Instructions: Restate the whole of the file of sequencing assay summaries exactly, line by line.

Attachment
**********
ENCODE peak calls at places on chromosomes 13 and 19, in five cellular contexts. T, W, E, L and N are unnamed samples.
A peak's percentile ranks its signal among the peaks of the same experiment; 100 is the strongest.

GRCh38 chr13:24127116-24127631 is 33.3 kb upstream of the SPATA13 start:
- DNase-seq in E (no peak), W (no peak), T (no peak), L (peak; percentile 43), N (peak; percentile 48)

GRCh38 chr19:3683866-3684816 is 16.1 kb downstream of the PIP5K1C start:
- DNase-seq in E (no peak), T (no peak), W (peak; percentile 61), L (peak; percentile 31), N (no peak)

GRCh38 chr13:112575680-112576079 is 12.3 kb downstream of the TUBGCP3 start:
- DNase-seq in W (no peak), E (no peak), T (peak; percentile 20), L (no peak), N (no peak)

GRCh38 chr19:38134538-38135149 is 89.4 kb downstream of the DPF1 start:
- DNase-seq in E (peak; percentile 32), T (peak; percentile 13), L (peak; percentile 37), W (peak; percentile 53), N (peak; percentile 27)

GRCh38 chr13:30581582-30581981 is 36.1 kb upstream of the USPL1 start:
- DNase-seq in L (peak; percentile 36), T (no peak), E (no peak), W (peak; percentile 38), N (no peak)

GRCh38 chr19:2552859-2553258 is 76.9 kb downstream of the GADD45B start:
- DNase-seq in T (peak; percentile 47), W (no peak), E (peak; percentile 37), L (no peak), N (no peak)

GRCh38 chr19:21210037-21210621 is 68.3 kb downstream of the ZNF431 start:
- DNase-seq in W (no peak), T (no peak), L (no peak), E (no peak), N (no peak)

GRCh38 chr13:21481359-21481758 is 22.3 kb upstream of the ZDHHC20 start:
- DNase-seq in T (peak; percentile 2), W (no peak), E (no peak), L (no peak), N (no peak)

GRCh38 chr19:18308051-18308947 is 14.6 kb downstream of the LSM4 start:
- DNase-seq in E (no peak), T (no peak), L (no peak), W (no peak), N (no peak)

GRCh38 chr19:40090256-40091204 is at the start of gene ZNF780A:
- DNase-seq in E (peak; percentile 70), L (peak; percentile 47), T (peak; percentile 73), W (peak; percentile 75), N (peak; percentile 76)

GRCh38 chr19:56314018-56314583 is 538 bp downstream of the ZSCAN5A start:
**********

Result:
ENCODE peak calls at places on chromosomes 13 and 19, in five cellular contexts. T, W, E, L and N are unnamed samples.
A peak's percentile ranks its signal among the peaks of the same experiment; 100 is the strongest.

GRCh38 chr13:24127116-24127631 is 33.3 kb upstream of the SPATA13 start:
- DNase-seq in E (no peak), W (no peak), T (no peak), L (peak; percentile 43), N (peak; percentile 48)

GRCh38 chr19:3683866-3684816 is 16.1 kb downstream of the PIP5K1C start:
- DNase-seq in E (no peak), T (no peak), W (peak; percentile 61), L (peak; percentile 31), N (no peak)

GRCh38 chr13:112575680-112576079 is 12.3 kb downstream of the TUBGCP3 start:
- DNase-seq in W (no peak), E (no peak), T (peak; percentile 20), L (no peak), N (no peak)

GRCh38 chr19:38134538-38135149 is 89.4 kb downstream of the DPF1 start:
- DNase-seq in E (peak; percentile 32), T (peak; percentile 13), L (peak; percentile 37), W (peak; percentile 53), N (peak; percentile 27)

GRCh38 chr13:30581582-30581981 is 36.1 kb upstream of the USPL1 start:
- DNase-seq in L (peak; percentile 36), T (no peak), E (no peak), W (peak; percentile 38), N (no peak)

GRCh38 chr19:2552859-2553258 is 76.9 kb downstream of the GADD45B start:
- DNase-seq in T (peak; percentile 47), W (no peak), E (peak; percentile 37), L (no peak), N (no peak)

GRCh38 chr19:21210037-21210621 is 68.3 kb downstream of the ZNF431 start:
- DNase-seq in W (no peak), T (no peak), L (no peak), E (no peak), N (no peak)

GRCh38 chr13:21481359-21481758 is 22.3 kb upstream of the ZDHHC20 start:
- DNase-seq in T (peak; percentile 2), W (no peak), E (no peak), L (no peak), N (no peak)

GRCh38 chr19:18308051-18308947 is 14.6 kb downstream of the LSM4 start:
- DNase-seq in E (no peak), T (no peak), L (no peak), W (no peak), N (no peak)

GRCh38 chr19:40090256-40091204 is at the start of gene ZNF780A:
- DNase-seq in E (peak; percentile 70), L (peak; percentile 47), T (peak; percentile 73), W (peak; percentile 75), N (peak; percentile 76)

GRCh38 chr19:56314018-56314583 is 538 bp downstream of the ZSCAN5A start: